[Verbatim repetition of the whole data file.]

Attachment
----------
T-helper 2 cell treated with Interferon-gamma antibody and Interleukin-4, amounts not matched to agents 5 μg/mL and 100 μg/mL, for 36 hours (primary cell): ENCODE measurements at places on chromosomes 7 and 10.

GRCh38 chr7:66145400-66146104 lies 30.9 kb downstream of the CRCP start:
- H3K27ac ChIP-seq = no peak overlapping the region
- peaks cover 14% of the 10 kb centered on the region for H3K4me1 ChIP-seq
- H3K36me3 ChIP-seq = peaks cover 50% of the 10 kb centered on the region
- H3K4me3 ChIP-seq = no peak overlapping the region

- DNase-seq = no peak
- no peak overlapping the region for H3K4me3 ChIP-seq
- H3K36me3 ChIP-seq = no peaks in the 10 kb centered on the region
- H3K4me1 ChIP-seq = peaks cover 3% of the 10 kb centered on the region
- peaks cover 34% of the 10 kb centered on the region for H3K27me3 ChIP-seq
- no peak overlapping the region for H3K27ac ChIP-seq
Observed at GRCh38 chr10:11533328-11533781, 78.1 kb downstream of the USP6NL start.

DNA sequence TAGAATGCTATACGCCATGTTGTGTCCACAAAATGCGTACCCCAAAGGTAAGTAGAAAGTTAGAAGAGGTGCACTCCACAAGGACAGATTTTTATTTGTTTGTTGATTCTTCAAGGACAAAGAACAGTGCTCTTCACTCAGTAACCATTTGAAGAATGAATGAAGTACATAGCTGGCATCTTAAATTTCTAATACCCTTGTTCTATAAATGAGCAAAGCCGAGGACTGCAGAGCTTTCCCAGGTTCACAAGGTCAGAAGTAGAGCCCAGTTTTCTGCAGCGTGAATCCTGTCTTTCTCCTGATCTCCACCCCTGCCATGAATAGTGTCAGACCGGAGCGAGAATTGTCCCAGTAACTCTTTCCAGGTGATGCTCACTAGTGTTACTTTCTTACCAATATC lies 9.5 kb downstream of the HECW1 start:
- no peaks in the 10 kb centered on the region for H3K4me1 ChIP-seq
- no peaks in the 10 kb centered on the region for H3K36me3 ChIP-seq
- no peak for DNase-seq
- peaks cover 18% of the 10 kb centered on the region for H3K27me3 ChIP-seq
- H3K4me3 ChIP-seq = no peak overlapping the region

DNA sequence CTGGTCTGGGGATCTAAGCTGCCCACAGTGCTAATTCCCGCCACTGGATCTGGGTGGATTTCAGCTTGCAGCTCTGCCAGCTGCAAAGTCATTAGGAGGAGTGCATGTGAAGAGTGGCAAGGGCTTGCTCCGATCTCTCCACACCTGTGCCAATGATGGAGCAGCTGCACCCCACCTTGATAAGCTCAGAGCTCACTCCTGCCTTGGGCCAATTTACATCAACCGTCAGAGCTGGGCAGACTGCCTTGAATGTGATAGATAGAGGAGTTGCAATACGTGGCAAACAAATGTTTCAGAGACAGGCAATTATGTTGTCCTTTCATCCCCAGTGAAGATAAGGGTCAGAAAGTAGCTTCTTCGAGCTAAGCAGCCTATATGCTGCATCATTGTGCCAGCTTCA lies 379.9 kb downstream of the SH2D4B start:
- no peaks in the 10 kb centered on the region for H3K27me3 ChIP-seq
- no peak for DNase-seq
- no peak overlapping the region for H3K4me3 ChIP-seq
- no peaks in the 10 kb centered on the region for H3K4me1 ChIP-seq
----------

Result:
T-helper 2 cell treated with Interferon-gamma antibody and Interleukin-4, amounts not matched to agents 5 μg/mL and 100 μg/mL, for 36 hours (primary cell): ENCODE measurements at places on chromosomes 7 and 10.

GRCh38 chr7:66145400-66146104 lies 30.9 kb downstream of the CRCP start:
- H3K27ac ChIP-seq = no peak overlapping the region
- peaks cover 14% of the 10 kb centered on the region for H3K4me1 ChIP-seq
- H3K36me3 ChIP-seq = peaks cover 50% of the 10 kb centered on the region
- H3K4me3 ChIP-seq = no peak overlapping the region

- DNase-seq = no peak
- no peak overlapping the region for H3K4me3 ChIP-seq
- H3K36me3 ChIP-seq = no peaks in the 10 kb centered on the region
- H3K4me1 ChIP-seq = peaks cover 3% of the 10 kb centered on the region
- peaks cover 34% of the 10 kb centered on the region for H3K27me3 ChIP-seq
- no peak overlapping the region for H3K27ac ChIP-seq
Observed at GRCh38 chr10:11533328-11533781, 78.1 kb downstream of the USP6NL start.

DNA sequence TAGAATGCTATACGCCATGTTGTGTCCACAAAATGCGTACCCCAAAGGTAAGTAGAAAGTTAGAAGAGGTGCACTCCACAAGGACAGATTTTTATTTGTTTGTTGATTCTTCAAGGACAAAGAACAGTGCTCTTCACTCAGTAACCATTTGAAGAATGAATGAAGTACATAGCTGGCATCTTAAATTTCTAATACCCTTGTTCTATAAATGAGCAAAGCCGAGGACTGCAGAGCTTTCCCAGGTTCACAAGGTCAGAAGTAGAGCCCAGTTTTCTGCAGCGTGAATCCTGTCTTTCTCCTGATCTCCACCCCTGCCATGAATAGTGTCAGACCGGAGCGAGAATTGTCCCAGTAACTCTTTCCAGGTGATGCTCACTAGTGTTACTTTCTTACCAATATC lies 9.5 kb downstream of the HECW1 start:
- no peaks in the 10 kb centered on the region for H3K4me1 ChIP-seq
- no peaks in the 10 kb centered on the region for H3K36me3 ChIP-seq
- no peak for DNase-seq
- peaks cover 18% of the 10 kb centered on the region for H3K27me3 ChIP-seq
- H3K4me3 ChIP-seq = no peak overlapping the region

DNA sequence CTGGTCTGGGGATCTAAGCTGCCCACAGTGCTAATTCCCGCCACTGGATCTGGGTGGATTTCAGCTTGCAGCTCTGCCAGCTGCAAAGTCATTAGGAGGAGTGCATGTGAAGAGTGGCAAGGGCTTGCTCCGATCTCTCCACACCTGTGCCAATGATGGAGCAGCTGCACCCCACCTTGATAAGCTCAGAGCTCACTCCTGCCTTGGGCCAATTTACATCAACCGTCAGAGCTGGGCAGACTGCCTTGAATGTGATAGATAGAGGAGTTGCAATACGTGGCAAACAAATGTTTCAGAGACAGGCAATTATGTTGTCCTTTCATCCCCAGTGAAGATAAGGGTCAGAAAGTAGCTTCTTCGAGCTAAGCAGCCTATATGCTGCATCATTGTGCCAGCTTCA lies 379.9 kb downstream of the SH2D4B start:
- no peaks in the 10 kb centered on the region for H3K27me3 ChIP-seq
- no peak for DNase-seq
- no peak overlapping the region for H3K4me3 ChIP-seq
- no peaks in the 10 kb centered on the region for H3K4me1 ChIP-seq